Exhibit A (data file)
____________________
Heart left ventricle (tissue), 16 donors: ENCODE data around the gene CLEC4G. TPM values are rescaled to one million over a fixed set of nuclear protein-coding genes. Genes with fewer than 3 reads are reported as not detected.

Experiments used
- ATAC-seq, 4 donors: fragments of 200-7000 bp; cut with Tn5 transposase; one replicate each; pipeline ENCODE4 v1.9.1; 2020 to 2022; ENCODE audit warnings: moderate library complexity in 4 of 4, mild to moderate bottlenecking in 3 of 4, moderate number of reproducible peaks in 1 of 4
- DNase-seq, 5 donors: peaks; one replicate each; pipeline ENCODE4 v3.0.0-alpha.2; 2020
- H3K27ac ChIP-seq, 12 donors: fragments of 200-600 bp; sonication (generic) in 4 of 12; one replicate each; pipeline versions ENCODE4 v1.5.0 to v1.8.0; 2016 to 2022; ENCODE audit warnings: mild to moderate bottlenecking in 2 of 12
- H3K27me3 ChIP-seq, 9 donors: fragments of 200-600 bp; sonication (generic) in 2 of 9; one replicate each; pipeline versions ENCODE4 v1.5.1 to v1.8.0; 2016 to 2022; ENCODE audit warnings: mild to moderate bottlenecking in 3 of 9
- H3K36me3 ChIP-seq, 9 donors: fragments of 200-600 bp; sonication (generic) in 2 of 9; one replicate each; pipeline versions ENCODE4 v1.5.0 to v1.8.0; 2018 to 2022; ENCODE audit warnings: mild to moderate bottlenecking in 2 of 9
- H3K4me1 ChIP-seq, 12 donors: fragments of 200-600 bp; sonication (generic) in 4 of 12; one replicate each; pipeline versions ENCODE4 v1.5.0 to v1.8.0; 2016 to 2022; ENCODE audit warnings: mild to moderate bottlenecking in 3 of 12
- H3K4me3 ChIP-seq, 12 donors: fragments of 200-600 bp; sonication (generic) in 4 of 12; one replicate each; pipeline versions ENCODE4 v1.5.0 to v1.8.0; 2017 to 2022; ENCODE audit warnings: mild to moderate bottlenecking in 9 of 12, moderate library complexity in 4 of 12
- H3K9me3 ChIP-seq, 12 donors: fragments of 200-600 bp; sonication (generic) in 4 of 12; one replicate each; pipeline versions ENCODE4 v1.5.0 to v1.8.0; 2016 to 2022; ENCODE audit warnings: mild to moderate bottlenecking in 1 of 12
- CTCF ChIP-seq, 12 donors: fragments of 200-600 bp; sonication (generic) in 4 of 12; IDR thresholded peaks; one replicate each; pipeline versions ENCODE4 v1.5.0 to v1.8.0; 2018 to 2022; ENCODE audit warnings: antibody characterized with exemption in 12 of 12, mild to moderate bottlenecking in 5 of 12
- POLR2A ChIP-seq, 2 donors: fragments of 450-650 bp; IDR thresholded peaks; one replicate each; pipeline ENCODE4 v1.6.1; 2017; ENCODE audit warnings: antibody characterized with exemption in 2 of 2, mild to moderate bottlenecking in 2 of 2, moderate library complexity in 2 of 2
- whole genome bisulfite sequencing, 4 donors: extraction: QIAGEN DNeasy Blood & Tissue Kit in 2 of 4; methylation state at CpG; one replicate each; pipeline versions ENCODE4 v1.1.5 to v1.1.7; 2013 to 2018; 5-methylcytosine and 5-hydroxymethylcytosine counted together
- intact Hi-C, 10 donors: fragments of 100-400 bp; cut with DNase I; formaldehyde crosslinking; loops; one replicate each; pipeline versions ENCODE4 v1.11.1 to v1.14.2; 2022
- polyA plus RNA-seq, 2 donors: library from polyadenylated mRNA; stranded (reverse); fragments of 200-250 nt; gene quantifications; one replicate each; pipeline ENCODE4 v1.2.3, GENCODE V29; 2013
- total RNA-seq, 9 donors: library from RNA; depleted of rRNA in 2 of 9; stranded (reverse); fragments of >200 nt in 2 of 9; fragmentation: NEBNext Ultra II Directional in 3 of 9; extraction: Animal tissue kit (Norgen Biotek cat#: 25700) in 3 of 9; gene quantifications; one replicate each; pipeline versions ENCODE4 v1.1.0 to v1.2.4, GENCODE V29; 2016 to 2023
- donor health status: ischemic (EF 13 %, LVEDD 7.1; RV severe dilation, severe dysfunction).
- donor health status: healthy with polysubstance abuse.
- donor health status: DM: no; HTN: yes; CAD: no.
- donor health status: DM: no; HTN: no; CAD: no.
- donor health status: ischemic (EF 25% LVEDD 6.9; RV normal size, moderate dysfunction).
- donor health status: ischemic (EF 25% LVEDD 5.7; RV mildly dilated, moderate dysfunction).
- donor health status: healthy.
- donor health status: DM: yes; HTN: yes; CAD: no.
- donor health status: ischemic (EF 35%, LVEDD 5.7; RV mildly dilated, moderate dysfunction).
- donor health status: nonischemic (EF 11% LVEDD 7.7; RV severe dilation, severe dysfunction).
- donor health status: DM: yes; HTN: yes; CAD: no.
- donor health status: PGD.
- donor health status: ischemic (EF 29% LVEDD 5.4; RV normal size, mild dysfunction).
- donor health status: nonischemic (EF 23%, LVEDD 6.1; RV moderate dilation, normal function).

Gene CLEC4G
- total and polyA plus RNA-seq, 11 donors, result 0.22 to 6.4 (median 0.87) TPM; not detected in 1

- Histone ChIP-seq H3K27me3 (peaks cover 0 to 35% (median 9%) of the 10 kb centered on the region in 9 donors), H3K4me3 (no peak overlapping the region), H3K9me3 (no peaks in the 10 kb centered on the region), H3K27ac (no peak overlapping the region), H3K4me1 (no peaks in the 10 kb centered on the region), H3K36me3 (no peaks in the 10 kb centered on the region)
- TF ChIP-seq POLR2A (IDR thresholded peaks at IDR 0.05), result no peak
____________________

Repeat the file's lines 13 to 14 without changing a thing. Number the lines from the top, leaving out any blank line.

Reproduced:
- whole genome bisulfite sequencing, 4 donors: extraction: QIAGEN DNeasy Blood & Tissue Kit in 2 of 4; methylation state at CpG; one replicate each; pipeline versions ENCODE4 v1.1.5 to v1.1.7; 2013 to 2018; 5-methylcytosine and 5-hydroxymethylcytosine counted together
- intact Hi-C, 10 donors: fragments of 100-400 bp; cut with DNase I; formaldehyde crosslinking; loops; one replicate each; pipeline versions ENCODE4 v1.11.1 to v1.14.2; 2022